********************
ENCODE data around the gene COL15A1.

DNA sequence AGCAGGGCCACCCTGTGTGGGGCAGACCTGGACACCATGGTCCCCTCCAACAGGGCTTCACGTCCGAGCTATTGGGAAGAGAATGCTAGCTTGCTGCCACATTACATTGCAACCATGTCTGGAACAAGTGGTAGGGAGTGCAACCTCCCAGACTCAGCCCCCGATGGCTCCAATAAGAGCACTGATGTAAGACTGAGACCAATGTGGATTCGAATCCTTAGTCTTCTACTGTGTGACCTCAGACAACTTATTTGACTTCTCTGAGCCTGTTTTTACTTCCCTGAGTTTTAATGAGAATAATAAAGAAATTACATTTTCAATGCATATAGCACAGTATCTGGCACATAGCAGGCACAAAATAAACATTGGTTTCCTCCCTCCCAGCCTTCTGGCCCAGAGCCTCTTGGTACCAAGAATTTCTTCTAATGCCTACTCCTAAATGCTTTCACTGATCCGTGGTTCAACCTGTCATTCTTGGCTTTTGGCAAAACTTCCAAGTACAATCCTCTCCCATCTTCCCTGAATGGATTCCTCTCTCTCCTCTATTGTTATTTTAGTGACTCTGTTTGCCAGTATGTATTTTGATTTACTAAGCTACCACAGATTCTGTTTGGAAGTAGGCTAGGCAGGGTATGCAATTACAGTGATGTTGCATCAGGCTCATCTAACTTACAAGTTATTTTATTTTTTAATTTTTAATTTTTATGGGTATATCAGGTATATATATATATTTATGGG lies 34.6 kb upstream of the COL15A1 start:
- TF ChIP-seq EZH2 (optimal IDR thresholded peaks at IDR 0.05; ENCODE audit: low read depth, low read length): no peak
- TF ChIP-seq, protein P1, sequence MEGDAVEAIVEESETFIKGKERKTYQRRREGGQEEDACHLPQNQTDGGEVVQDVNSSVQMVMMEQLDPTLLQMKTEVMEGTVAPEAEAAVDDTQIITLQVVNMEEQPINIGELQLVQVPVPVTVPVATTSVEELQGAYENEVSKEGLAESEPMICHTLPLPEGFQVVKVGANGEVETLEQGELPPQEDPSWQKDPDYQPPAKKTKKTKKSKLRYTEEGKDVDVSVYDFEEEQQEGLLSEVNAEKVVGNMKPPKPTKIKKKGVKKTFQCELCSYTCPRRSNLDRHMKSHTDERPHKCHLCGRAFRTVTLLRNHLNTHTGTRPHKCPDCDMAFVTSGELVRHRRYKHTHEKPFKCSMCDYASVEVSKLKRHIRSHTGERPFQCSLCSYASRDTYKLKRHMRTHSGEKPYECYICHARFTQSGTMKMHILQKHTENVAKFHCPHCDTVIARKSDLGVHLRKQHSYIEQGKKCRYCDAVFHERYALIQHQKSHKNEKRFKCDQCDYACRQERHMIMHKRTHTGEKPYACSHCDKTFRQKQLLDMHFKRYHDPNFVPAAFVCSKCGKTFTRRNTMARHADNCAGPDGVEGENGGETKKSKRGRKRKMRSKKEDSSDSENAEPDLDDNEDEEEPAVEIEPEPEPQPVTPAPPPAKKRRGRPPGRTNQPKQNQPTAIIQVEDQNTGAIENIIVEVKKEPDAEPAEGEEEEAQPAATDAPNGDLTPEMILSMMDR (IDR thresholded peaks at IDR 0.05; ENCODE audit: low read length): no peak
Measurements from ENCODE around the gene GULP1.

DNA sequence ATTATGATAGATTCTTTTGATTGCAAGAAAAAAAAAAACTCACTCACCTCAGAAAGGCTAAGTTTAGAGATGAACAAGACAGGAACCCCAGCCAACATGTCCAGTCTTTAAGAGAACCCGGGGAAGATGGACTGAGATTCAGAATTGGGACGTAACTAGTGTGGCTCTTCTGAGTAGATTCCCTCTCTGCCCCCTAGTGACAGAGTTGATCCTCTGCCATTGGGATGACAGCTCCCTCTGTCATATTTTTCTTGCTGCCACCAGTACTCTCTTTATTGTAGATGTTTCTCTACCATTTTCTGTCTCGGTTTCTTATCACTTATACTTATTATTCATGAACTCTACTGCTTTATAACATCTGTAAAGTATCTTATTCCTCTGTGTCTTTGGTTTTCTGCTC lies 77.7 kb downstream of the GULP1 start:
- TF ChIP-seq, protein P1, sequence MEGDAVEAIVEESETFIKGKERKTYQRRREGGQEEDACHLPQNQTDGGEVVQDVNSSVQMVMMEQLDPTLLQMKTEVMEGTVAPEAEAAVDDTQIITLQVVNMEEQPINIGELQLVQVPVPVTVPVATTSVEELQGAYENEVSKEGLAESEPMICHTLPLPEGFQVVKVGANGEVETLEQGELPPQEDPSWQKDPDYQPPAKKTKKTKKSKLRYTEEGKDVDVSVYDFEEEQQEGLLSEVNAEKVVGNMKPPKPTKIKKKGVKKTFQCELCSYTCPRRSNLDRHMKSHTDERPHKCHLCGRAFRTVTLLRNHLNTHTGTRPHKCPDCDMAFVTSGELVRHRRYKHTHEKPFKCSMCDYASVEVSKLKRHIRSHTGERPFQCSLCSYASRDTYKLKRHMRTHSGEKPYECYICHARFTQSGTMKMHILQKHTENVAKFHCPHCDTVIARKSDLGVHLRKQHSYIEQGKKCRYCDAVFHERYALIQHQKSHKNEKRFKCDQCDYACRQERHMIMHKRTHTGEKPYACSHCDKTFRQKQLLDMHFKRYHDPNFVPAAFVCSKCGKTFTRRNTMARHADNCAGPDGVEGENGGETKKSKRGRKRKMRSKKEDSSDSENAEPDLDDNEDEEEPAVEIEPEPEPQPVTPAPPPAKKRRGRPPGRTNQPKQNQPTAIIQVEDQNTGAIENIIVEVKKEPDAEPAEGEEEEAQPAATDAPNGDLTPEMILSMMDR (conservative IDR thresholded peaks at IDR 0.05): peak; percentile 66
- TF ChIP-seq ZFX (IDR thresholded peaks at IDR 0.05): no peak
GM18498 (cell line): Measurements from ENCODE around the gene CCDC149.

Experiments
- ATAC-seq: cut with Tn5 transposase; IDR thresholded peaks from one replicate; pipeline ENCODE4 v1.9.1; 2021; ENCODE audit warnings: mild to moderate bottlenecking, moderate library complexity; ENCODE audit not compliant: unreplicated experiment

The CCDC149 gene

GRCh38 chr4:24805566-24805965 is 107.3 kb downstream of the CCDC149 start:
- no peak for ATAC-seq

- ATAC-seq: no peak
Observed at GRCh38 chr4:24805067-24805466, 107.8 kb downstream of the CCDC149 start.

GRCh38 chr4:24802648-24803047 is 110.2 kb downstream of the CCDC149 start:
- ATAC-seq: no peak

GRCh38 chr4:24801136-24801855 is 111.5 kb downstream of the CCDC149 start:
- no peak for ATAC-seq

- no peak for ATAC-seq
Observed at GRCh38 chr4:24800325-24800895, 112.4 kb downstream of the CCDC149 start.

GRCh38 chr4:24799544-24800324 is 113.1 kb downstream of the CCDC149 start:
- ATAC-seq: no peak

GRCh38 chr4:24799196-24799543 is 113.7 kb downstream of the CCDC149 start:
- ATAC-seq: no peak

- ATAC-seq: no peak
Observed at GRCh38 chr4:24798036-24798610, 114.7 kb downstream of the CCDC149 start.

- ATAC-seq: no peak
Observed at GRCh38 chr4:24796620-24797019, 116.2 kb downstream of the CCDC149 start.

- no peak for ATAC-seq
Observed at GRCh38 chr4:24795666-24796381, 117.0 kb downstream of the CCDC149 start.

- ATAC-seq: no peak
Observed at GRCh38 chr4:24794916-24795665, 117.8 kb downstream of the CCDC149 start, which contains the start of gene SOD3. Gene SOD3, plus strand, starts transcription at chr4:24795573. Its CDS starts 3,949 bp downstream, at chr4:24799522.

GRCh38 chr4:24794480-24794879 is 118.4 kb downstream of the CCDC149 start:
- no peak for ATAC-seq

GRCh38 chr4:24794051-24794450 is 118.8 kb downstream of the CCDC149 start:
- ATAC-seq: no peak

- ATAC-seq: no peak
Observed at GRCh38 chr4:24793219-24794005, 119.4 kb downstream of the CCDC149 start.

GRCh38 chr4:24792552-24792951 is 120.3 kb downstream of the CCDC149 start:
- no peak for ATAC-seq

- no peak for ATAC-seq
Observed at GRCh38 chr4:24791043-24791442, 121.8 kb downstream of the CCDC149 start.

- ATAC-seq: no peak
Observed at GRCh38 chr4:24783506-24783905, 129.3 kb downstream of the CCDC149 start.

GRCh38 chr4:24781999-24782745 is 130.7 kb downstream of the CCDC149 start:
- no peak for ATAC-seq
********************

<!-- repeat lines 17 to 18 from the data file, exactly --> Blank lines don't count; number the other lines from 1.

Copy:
GRCh38 chr4:24802648-24803047 is 110.2 kb downstream of the CCDC149 start:
- ATAC-seq: no peak